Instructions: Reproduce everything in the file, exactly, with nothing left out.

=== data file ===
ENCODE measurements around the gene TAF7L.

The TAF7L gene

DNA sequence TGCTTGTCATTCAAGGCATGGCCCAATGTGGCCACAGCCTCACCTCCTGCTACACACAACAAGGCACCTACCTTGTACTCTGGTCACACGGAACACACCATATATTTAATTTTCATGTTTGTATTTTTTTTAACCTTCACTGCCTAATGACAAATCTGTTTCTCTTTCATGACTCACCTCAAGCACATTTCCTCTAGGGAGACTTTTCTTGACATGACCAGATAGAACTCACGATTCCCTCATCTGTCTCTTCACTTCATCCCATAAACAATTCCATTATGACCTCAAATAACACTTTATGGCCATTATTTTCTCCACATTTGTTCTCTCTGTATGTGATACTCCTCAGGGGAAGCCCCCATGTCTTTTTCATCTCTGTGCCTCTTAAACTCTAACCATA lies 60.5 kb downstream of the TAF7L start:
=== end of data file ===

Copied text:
ENCODE measurements around the gene TAF7L.

The TAF7L gene

DNA sequence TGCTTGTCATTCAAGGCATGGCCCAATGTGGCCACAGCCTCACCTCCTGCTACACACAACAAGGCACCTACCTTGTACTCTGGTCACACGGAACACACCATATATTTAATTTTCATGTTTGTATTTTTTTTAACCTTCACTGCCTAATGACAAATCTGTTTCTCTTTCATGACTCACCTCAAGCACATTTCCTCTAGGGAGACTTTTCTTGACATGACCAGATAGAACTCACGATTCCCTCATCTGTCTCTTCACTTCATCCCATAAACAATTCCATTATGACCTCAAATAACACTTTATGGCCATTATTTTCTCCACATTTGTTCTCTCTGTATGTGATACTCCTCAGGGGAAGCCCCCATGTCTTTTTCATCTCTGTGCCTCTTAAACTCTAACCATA lies 60.5 kb downstream of the TAF7L start: